Cottonwood Tree (Near Abiquiu), New Mexico (1943) by celebrated American artist Georgia O’Keeffe is exemplary of the airer, more naturalistic style that the desert inspired in her. O’Keeffe had great affinity for the distinctive beauty of the Southwest, and made her home there among the spindly trees, dramatic vistas, and bleached animal skulls that she so frequently painted. O’Keeffe took up residence at Ghost Ranch, a dude ranch twelve miles outside of the village of Abiquiú in northern New Mexico and painted this cottonwood tree around there. The softer style befitting this subject is a departure from her bold architectural landscapes and jewel-toned flowers.
The cottonwood tree is abstracted into soft patches of verdant greens through which more delineated branches are seen, spiraling in space against pockets of blue sky. The modeling of the trunk and delicate energy in the leaves carry forward past experimentations with the regional trees of the Northeast that had captivated O’Keeffe years earlier: maples, chestnuts, cedars, and poplars, among others. Two dramatic canvases from 1924, Autumn Trees, The Maple and The Chestnut Grey, are early instances of lyrical and resolute centrality, respectively. As seen in these early tree paintings, O’Keeffe exaggerated the sensibility of her subject with color and form.
In her 1974 book, O’Keeffe explained: “The meaning of a word— to me— is not as exact as the meaning of a color. Color and shapes make a more definite statement than words.” Her exacting, expressive color intrigued. The Precisionist painter Charles Demuth described how, in O’Keeffe’s work, “each color almost regains the fun it must have felt within itself on forming the first rainbow” (As quoted in C. Eldridge, Georgia O’Keeffe, New York, 1991, p. 33). As well, congruities between forms knit together her oeuvre. Subjects like hills and petals undulate alike, while antlers, trees, and tributaries correspond in their branching morphology.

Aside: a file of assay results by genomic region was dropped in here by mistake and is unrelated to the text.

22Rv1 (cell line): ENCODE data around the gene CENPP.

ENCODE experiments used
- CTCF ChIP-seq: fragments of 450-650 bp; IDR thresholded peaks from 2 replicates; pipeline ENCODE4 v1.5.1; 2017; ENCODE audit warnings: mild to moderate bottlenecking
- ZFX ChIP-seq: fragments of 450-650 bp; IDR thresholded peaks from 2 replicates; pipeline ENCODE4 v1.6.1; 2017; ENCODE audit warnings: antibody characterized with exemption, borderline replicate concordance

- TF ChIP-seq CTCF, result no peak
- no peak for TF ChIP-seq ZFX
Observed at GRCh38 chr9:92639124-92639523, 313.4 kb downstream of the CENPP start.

The sinewy contours and gradated hues characteristic of O’Keeffe find an incredible range across decades of her tree paintings. In New Mexico, O’Keeffe returned to the cottonwood motif many times, and the seasonality of this desert tree inspired many forms. The vernal thrill of new growth was channeled into spiraling compositions like Spring Tree No.1 (1945). Then, cottonwood trees turned a vivid autumnal yellow provided a breathtaking compliment to the blue backdrop of Mount Pedernal. The ossified curves of Dead Cottonweed Tree (1943) contain dramatic pools of light and dark, providing a foil to the warm, breathing quality of this painting, Cottonwood Tree (Near Abiquiu). The aural quality of this feathered cottonwood compels a feeling guided by O’Keeffe’s use of form of color.
Georgia O’Keeffe painting a similar subject at Ghost Ranch, New Mexico, photograph by Ansel Adams
Georgia O’Keeffe, 1953, at her desk in her Abiquiu studio with one of her smaller cottonwood paintings, photograph by Laura Gilpin
Dead Cottonwood Tree (1943) at the Santa Barbara Museum of Art
Autumn Trees, The Maple (1924)
The Chestnut Grey (1924)
The graph by Art Market Research shows that since 1976, paintings by O’Keeffe have increased at an 11.4% annual rate of return.
Since the Record setting sale in 2014 (Jimson Weed/White Flower No. 1, sold for over $44.4 million), the Georgia O’Keeffe market has seen an ever-increasing demand for signature-style oil paintings.
A small-scale 12 x 10-inch flower painting, Pink Spotted Lily (1936), sold recently in November 2021 for over $6.8 million.
In addition to her celebrated flowers, New Mexico area landscapes, nature subjects, and Lake George scenes achieve the strongest results for O’Keeffe at auction.
Top Results at Auction
Comparable Paintings Sold at Auction
- This early canvas with similar subject matter, though smaller-scale, sold for over $11.2 million in 2018, the third-highest auction price for O’Keeffe
- Nature subjects, particularly trees, were a frequent focus of O’Keeffe
- A smaller work than Cottonwood Tree (Near Abiquiu), New Mexico
- An earlier landscape from the same area in New Mexico, this piece sold for over $8.4 million in 2018
- This O’Keeffe nature subject of the same size sold in 2018 for over $8.18 million
- Earlier example from 1926
- Small-scale, abstract nature subject
- Sold recently for over $6.87 million
- This small, 12 x 10-inch painting sold for over $6.8 million in November
- A strong result for an intimately scaled piece, an indication of the demand for O’Keeffe paintings with signature subject matter
Paintings in Museum Collections
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